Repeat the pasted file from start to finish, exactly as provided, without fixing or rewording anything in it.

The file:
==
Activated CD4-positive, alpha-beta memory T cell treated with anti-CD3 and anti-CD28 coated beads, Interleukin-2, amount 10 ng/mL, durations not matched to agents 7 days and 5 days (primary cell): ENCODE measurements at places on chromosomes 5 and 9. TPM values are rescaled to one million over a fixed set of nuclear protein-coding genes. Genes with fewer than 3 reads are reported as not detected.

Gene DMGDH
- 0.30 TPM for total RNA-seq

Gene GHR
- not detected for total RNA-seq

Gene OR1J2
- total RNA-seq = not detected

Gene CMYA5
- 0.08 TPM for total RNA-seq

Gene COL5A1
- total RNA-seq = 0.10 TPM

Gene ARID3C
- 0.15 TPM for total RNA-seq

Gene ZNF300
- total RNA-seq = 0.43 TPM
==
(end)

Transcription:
Activated CD4-positive, alpha-beta memory T cell treated with anti-CD3 and anti-CD28 coated beads, Interleukin-2, amount 10 ng/mL, durations not matched to agents 7 days and 5 days (primary cell): ENCODE measurements at places on chromosomes 5 and 9. TPM values are rescaled to one million over a fixed set of nuclear protein-coding genes. Genes with fewer than 3 reads are reported as not detected.

Gene DMGDH
- 0.30 TPM for total RNA-seq

Gene GHR
- not detected for total RNA-seq

Gene OR1J2
- total RNA-seq = not detected

Gene CMYA5
- 0.08 TPM for total RNA-seq

Gene COL5A1
- total RNA-seq = 0.10 TPM

Gene ARID3C
- 0.15 TPM for total RNA-seq

Gene ZNF300
- total RNA-seq = 0.43 TPM